Because if write-ins are “made note of” as a matter of political curiosity and umpteen million people write Sanders in, and the Media is forced to make note of the fact that umpteen million people wrote Sanders in, then umpteen million write-ins for Sanders could be useful or even consequential in terms of shaping the time-flow downrange battlespace. Even though Sanders will not have been elected.

    3. Katniss Everdeen

      She’ll never be indicted. Just not gonna happen.

      But she may come to wish for some sort of “legitimate” forum in which to definitively defend herself and end the speculation once and for all, a forum which will necessarily be denied as long as the issue is covered up by the highest “law enforcement” agencies in the country.

      Both Trump and Sanders do not hesitate to use the word “rigged,” and many voters are already convinced. How many times does Trump have to mention Pagliano’s 125 claims of the Fifth before doubters become converts?

      clinton and her surrogates have fallen back many times on her 11 hours of congressional “testimony” as exoneration for Benghazi. No such absolution here.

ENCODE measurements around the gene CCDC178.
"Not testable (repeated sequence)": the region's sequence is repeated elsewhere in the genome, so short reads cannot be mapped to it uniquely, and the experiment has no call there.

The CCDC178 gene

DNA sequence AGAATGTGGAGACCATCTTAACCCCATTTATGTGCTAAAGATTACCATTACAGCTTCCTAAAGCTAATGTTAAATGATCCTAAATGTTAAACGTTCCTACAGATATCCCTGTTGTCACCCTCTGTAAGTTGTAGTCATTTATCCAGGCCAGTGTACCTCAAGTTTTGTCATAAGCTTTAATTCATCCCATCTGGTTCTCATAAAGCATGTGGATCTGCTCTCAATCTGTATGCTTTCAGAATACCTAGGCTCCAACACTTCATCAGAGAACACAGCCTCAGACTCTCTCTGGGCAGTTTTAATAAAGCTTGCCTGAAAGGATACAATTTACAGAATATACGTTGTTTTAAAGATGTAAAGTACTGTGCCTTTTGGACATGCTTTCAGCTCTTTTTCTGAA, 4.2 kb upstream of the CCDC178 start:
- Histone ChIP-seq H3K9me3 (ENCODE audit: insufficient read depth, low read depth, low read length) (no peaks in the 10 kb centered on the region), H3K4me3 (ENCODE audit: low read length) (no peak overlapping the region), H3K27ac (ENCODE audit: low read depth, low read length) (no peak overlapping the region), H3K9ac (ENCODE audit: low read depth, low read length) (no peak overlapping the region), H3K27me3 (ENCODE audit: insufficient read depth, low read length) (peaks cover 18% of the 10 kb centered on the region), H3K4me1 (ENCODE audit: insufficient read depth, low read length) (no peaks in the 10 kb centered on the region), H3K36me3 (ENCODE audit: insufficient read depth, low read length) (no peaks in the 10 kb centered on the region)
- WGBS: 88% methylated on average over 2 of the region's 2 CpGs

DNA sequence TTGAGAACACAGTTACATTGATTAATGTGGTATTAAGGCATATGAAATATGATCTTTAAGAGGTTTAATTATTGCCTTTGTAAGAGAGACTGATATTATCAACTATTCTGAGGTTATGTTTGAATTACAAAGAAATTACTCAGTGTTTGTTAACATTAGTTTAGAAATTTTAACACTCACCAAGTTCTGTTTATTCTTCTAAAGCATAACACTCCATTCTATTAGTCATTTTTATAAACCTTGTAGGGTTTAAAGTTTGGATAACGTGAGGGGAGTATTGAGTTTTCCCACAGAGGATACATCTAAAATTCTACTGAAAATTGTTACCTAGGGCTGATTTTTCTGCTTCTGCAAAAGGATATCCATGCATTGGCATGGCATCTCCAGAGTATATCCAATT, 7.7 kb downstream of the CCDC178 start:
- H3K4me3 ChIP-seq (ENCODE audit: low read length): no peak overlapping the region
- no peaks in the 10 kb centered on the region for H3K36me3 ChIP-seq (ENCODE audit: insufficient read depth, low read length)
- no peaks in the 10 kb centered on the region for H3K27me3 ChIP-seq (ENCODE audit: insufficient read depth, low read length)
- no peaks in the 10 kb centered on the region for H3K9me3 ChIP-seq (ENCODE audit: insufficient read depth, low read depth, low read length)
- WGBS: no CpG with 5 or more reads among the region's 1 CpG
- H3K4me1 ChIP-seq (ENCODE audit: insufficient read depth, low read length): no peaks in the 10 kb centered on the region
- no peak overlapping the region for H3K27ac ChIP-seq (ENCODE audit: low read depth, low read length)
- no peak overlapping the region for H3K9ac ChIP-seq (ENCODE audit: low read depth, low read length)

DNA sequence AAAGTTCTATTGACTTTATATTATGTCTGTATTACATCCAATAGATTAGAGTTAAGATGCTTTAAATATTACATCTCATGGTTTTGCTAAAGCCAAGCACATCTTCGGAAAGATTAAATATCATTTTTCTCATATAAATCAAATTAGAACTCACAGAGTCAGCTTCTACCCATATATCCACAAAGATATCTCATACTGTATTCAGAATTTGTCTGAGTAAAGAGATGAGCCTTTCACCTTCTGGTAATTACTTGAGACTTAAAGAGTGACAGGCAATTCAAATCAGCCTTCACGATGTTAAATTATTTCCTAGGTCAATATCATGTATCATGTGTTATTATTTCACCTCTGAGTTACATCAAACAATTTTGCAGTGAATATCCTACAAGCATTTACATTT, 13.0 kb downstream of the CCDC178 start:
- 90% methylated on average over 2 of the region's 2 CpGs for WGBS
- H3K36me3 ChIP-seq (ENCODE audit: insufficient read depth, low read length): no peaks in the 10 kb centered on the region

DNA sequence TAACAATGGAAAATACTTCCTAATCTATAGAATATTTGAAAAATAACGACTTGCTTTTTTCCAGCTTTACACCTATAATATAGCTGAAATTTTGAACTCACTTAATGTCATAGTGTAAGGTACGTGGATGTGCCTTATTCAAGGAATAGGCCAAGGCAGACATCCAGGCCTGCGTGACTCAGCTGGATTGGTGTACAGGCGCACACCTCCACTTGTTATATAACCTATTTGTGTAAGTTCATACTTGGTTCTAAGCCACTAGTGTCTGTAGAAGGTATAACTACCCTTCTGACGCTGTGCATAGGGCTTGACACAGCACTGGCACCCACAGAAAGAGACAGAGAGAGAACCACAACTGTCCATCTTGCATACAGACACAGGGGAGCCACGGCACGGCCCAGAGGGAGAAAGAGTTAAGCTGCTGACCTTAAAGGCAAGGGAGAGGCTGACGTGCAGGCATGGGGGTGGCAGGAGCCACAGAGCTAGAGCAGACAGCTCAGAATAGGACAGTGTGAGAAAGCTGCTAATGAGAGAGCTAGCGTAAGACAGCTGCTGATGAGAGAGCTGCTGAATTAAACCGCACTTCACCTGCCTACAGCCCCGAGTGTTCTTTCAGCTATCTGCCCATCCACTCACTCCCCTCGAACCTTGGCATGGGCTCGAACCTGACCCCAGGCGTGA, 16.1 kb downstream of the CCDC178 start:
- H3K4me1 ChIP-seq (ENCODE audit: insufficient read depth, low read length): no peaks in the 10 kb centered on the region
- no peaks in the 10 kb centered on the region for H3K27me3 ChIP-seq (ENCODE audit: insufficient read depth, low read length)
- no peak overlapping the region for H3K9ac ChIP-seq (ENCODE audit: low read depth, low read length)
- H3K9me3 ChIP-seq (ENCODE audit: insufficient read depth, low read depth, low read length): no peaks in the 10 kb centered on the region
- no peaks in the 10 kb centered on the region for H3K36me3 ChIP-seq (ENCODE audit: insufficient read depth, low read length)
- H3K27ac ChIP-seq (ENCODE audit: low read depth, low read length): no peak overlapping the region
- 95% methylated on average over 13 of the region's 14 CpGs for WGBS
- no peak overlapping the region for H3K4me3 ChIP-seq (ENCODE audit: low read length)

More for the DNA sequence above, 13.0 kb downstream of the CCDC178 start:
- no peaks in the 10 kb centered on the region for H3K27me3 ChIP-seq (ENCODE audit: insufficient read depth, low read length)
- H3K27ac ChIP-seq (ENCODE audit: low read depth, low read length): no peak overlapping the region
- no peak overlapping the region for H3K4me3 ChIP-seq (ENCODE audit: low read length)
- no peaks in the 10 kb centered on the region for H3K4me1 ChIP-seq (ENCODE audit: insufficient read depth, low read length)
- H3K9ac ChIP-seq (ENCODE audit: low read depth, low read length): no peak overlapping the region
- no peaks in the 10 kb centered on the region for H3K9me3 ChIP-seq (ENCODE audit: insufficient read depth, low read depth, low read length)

Innuendo will continue to swirl and grow and she’ll have very little recourse but to laugh it off. Anything else would just call for more intense scrutiny. Meanwhile, the “integrity” of the “justice department” and the fbi in enforcing the “law” equitably continues to be eroded.

      She may manage to eke out a “win” with this “strategy,” but any “moral authority” to “govern” will have gone right out the window. Along with whatever “credibility” the “justice” department and fbi still have.

      1. Optimader

        I hate to give her any unsolicited advice, but HRC could use a professional laughing coach

        1. Arizona Slim

          That isn’t a joke. Any acting coach worth his or her salt would be working with Clinton on changing that laugh.

      2. fresno dan

        It just exposes that the whole thing is rigged. Sanders, Trump, Brexit all reveal that a majority is coming to understand that laws are nothing more than a way for the government to get you when they want, and to let the plutocracy do whatever it wants when your rich/powerful. The idea that everyone is “equal” before the law is up there with Santa Claus, the Easter Bunny, and tooth fairy…